To explain what the Dolphins' offensive line became during this game, the lineup consisted of Jason Fox - Billy Turner - Jamil Douglas - Dallas Thomas - Branden Albert. That's a reserve right tackle who has struggled the last four games, three guards who have disappointed all season and cannot hold on to a starting job, and Albert.
Add in the, once again, non-existent running game and the lack of a fully-healthy Landry and the loss of Matthews, and the offense never stood a chance to get into rhythm. Even slowed, Landry still put up big numbers (13 receptions, 165 yards, 1 TD) and appeared to be playing a different game than everyone else on the field. Behind Landry, the Dolphins had to thrust rookie DeVante Parker, who has frustratingly not been a part of the offense up until now, into the game, where he caught four passes for 80 yards and a touchdown. His four catches doubled his season total, and he looked like he had a break out game; but it was not all great for Parker, who dropped a couple of passes, and only caught four passes on 10 targets. Again, Tannehill was inaccurate at times, but Parker also missed some catches he should have made.
The Dolphins ground game gained a total of 12 yards on nine carries. Lamar Miller had five attempts, picking up a total of two yards. Rookie Jay Ajayi carried three times for six yards, and Landry added one carry for four yards. The Dolphins are now 0-7 in games this season in which Miller has 12 or fewer carries. Last week, there was an uproar that the Dolphins only had 14 rushing attempts; this week, they outdid themselves by dropping it to nine.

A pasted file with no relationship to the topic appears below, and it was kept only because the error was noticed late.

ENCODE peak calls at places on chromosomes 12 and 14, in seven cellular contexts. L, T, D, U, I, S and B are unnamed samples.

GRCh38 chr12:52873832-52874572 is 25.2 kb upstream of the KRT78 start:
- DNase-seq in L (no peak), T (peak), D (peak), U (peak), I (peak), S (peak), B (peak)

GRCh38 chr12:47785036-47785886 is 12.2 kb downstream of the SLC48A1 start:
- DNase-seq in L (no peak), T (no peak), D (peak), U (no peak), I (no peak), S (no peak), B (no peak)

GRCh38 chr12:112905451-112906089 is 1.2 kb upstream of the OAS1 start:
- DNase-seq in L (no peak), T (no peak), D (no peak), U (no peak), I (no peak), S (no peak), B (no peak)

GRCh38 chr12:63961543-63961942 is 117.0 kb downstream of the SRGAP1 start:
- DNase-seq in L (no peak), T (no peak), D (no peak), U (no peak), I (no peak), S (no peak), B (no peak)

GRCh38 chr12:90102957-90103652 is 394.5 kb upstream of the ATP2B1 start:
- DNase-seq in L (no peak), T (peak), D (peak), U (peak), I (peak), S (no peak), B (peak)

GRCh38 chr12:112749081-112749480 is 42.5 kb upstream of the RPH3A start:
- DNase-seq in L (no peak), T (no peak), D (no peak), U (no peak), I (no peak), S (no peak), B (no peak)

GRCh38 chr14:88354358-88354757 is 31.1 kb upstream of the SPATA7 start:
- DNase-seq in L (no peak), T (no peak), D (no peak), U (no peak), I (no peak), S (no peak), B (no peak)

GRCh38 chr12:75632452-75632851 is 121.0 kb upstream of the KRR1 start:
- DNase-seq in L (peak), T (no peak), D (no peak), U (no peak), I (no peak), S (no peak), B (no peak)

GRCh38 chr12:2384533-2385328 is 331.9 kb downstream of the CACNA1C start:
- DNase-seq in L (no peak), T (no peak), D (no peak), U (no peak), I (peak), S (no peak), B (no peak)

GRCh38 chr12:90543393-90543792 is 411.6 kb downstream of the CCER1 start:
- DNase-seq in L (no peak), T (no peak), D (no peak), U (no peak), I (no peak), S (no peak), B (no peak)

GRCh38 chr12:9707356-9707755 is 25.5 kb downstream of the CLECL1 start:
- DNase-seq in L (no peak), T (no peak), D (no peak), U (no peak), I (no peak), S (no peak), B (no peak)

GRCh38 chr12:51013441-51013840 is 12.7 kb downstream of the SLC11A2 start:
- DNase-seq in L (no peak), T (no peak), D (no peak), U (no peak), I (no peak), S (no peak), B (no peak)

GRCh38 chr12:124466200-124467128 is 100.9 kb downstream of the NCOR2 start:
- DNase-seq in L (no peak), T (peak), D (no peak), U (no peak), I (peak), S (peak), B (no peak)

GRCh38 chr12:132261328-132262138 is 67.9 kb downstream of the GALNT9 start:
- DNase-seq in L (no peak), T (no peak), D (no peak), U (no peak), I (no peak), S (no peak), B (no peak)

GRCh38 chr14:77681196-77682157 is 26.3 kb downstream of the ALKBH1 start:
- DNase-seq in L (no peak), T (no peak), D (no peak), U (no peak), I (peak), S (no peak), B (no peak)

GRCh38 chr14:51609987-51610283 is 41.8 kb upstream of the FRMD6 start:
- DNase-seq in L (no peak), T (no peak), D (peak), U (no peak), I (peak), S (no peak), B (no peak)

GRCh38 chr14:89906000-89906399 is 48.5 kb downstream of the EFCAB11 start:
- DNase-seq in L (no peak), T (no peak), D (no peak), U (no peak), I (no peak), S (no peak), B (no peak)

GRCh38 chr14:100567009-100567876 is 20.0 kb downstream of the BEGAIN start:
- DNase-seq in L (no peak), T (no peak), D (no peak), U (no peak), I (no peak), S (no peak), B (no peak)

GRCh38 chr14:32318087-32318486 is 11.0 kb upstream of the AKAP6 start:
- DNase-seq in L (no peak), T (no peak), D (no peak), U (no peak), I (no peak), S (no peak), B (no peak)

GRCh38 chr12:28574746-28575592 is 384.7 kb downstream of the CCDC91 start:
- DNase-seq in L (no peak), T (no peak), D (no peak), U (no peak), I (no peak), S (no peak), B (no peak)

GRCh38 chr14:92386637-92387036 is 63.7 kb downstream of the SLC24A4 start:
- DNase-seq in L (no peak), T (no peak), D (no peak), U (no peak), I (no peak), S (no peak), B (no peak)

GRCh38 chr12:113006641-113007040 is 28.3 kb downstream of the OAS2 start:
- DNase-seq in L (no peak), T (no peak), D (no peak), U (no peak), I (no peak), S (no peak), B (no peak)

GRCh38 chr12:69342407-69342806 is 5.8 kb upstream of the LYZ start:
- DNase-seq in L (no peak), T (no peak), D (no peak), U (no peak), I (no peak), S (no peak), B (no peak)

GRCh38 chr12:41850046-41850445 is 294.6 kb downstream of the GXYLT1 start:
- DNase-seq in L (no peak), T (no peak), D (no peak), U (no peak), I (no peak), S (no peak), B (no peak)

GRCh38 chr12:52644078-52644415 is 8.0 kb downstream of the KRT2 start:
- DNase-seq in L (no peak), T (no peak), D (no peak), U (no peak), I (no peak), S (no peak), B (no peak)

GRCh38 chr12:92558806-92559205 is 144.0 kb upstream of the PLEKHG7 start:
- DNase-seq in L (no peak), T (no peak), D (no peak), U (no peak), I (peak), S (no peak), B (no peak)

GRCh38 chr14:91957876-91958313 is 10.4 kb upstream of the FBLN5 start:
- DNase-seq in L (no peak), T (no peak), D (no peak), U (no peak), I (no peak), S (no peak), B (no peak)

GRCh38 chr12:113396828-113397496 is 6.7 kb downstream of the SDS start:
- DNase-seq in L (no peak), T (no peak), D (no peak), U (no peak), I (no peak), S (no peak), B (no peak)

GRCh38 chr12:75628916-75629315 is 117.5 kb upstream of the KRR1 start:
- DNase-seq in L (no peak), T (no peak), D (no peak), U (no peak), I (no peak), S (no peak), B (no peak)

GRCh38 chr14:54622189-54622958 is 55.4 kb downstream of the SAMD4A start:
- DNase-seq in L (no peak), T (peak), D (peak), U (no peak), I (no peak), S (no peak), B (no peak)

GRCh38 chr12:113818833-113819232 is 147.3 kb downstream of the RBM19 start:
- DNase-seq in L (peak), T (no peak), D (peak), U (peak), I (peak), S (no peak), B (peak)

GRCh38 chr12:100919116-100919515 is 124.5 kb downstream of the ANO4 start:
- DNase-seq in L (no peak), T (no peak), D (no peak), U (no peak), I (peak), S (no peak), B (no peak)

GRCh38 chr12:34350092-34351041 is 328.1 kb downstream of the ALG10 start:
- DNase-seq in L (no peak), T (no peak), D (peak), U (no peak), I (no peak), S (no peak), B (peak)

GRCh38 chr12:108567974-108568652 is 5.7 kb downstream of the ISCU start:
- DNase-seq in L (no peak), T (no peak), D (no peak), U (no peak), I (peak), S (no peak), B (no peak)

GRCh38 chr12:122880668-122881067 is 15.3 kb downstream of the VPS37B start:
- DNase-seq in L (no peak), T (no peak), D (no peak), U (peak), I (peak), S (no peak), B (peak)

Falling behind every single week does make Miami need to throw the ball more, but completely abandoning the running game makes the offense completely one-dimensional and makes the defense able to simply concentrate on getting after the quarterback. The team ran the ball twice in the second half, both coming on the team's first touchdown drive.
As everyone said before the game, and before the game last week, and before just about every game this season, the Dolphins have to run the ball, and stay committed to the run, if they want to win.
The defense was not much better than the offense. They only got to Ryan Fitzpatrick once, with Olivier Vernon recording the sack. They were able to stuff the run early in the game, until injuries and playing-time wore down the defense and allowed Bilal Powell and Ivory to take it to the defense.
Brandon Marshall once again torched his one-time team, gaining 131 yards with two touchdowns on nine receptions. He abused Brent Grimes all game, using his size to simply box-out Miami's Pro Bowl cornerback.
Grimes did return punts for the first time in his career, returning three kicks for 44 yards, giving him nearly 15 yards per return as an average, as he filled in for Landry most of the day.
Perhaps the player who had the best day for the Dolphins, other than Landry, was punter Matt Darr, who kicked eight times, with two pinning the Jets inside the 20 yard line, with a 45.0 yard per kick average and a long of 55 yards. He also kicked an onside kick, which Landry recovered.
The Dolphins could not run the ball, they could not get consistency in the passing game, they could not stop the Jets' passing game, and ultimately wore down against the Jets' running game. They could not stay healthy. They, basically, could not do a lot on Sunday, and the Jets made them pay for it. The loss just about kills any Playoff chances for Miami, and puts them one loss away from another non-winning season.